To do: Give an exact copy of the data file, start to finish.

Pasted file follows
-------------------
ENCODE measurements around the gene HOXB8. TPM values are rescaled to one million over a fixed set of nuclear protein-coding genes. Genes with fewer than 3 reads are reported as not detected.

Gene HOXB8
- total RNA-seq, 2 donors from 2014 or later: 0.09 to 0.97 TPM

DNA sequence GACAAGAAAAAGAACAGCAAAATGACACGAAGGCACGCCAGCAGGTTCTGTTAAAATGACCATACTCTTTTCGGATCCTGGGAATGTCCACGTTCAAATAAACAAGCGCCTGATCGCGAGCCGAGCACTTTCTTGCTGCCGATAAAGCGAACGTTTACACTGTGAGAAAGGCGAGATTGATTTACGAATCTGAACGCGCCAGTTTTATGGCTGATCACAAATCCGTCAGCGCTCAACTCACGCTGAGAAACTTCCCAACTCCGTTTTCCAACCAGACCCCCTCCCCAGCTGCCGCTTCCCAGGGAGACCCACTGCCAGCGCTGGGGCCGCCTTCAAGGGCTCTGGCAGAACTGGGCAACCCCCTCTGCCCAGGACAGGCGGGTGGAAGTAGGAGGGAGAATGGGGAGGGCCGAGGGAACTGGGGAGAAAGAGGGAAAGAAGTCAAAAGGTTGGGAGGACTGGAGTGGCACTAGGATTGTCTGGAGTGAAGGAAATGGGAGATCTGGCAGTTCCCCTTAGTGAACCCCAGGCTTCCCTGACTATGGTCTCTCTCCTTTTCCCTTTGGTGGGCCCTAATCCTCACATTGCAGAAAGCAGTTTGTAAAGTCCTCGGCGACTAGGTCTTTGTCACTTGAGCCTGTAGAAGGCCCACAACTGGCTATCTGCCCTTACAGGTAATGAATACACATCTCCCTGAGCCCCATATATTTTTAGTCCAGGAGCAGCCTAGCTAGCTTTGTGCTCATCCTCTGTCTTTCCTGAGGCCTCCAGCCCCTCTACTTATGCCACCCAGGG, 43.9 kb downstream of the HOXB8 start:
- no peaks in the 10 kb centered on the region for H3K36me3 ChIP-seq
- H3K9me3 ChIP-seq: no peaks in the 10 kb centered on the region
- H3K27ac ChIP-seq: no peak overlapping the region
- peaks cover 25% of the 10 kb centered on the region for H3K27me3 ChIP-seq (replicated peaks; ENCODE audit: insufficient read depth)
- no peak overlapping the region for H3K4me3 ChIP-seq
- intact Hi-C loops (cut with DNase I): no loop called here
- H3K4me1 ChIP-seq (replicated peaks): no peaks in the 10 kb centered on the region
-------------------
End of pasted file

ENCODE measurements around the gene HOXB8. TPM values are rescaled to one million over a fixed set of nuclear protein-coding genes. Genes with fewer than 3 reads are reported as not detected.

Gene HOXB8
- total RNA-seq, 2 donors from 2014 or later: 0.09 to 0.97 TPM

DNA sequence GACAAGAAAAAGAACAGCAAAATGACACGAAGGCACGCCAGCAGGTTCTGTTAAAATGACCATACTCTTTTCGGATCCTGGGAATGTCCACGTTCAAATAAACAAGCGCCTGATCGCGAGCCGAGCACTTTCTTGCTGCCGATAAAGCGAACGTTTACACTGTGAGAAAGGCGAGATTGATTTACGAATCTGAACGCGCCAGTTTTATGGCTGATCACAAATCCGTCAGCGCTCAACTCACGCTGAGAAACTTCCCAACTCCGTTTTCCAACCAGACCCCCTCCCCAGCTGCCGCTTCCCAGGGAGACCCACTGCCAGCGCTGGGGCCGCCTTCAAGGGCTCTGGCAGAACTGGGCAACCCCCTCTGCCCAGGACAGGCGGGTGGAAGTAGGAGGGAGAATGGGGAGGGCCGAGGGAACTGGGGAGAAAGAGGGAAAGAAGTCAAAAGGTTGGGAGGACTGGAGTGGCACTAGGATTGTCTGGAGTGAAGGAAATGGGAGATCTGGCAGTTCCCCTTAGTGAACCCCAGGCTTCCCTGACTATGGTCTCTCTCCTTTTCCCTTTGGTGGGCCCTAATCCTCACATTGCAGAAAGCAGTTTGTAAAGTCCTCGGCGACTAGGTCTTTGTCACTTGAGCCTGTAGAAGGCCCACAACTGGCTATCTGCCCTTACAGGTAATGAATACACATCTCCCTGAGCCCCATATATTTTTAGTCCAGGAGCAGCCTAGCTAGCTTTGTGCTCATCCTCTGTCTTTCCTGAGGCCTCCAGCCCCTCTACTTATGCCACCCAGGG, 43.9 kb downstream of the HOXB8 start:
- no peaks in the 10 kb centered on the region for H3K36me3 ChIP-seq
- H3K9me3 ChIP-seq: no peaks in the 10 kb centered on the region
- H3K27ac ChIP-seq: no peak overlapping the region
- peaks cover 25% of the 10 kb centered on the region for H3K27me3 ChIP-seq (replicated peaks; ENCODE audit: insufficient read depth)
- no peak overlapping the region for H3K4me3 ChIP-seq
- intact Hi-C loops (cut with DNase I): no loop called here
- H3K4me1 ChIP-seq (replicated peaks): no peaks in the 10 kb centered on the region